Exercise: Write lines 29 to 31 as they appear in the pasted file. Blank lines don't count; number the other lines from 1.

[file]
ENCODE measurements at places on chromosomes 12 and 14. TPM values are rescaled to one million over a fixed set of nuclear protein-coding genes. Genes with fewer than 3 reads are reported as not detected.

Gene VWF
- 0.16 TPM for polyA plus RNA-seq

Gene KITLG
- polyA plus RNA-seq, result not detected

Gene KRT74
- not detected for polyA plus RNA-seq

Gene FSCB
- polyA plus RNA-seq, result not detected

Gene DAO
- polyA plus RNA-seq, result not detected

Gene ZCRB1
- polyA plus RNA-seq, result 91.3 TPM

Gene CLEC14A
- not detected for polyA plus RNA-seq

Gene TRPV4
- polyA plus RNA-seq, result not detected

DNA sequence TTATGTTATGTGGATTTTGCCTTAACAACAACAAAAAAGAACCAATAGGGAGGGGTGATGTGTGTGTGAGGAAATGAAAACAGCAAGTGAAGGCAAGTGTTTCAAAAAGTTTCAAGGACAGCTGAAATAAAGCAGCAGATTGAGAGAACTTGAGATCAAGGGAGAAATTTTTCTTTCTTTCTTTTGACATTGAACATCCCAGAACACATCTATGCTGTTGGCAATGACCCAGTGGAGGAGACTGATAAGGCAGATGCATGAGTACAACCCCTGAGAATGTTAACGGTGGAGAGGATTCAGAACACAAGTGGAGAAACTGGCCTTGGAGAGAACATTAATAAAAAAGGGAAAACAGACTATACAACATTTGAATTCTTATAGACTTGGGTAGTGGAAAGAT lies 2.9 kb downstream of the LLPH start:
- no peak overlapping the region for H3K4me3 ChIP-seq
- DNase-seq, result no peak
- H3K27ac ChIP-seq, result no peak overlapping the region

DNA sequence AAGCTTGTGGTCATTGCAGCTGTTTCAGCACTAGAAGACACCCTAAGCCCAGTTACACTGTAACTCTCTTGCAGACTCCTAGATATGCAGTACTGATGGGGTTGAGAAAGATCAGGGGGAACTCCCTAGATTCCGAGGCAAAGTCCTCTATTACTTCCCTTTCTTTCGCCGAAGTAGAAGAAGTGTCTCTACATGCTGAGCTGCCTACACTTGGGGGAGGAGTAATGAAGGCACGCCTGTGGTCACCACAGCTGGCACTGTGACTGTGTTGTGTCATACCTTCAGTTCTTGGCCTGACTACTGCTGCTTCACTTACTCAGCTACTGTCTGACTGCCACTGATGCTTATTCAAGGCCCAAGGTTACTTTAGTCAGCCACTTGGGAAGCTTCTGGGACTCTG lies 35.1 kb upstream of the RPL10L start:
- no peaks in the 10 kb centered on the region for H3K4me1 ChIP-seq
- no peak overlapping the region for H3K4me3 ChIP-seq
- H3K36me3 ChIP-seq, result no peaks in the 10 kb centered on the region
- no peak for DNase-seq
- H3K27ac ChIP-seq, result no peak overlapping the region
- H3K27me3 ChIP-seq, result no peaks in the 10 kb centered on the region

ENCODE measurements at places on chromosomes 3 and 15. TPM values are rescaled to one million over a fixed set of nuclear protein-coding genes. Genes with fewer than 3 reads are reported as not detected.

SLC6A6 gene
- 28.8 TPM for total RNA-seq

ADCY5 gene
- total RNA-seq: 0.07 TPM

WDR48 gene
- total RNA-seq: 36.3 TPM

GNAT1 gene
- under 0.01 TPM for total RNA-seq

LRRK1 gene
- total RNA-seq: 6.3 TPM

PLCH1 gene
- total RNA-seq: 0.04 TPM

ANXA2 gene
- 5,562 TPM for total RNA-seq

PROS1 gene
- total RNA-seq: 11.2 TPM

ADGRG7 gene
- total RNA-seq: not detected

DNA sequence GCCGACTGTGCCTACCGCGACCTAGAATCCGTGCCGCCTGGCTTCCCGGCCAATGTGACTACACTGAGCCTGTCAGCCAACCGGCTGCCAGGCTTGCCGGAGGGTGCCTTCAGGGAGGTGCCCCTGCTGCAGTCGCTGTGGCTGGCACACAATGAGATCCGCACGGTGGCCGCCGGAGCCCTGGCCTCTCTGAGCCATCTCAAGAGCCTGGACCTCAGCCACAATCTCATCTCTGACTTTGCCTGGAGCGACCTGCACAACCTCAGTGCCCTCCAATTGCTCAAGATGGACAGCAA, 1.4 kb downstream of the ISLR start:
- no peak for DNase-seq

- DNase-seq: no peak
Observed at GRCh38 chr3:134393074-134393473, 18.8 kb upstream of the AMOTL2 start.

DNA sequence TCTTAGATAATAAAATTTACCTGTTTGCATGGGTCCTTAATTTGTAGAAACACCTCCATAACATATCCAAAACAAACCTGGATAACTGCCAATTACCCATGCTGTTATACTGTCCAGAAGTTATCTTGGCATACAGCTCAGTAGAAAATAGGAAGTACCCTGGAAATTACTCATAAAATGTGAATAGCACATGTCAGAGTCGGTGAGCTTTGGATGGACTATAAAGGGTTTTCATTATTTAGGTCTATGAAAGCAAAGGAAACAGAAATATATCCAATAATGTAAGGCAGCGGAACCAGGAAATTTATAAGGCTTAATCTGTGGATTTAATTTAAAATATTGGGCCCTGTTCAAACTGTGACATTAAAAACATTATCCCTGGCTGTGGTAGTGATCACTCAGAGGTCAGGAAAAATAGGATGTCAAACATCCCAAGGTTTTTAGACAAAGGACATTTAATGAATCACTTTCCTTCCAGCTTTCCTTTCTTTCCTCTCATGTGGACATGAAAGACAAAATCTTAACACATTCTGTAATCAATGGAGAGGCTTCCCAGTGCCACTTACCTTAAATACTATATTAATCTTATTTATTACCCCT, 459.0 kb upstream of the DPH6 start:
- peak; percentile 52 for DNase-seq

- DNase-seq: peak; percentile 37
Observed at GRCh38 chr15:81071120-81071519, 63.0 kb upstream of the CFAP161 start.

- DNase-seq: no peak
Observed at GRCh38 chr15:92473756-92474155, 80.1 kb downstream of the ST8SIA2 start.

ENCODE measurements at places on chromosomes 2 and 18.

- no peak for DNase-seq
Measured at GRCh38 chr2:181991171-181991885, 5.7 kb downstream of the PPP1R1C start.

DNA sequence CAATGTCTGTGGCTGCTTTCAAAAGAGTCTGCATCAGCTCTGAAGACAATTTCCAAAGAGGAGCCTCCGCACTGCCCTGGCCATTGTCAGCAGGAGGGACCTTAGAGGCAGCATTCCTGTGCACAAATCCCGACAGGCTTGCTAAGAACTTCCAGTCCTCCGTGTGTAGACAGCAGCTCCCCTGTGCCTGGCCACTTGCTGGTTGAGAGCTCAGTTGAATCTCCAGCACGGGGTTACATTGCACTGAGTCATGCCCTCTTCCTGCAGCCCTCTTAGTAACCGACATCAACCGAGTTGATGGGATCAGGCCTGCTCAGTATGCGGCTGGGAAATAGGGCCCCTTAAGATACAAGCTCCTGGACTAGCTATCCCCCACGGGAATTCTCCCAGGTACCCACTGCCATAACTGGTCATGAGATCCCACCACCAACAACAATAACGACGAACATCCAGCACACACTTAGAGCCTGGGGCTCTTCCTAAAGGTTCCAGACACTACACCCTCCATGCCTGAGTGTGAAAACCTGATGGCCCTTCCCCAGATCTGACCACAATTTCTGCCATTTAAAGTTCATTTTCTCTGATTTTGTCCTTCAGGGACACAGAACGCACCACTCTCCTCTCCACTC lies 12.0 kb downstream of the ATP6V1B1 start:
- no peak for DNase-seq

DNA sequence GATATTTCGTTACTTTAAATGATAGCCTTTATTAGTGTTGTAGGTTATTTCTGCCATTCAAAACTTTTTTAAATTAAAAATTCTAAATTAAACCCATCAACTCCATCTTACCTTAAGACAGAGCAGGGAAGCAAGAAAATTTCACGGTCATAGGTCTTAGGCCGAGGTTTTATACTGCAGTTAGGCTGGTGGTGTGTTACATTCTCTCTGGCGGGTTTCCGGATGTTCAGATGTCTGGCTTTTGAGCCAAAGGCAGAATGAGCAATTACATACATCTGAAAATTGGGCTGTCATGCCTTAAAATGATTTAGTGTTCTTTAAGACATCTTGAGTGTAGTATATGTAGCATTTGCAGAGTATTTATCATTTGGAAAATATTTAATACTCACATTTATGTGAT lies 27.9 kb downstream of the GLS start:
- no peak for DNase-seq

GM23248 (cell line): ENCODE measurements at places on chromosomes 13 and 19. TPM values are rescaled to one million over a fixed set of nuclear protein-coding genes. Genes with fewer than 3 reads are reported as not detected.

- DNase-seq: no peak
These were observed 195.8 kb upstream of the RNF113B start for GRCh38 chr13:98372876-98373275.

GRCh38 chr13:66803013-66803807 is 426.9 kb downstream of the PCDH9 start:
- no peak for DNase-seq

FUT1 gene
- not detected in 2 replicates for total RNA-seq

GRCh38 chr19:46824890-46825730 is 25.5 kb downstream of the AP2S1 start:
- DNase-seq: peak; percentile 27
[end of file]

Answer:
ENCODE measurements at places on chromosomes 3 and 15. TPM values are rescaled to one million over a fixed set of nuclear protein-coding genes. Genes with fewer than 3 reads are reported as not detected.

SLC6A6 gene
- 28.8 TPM for total RNA-seq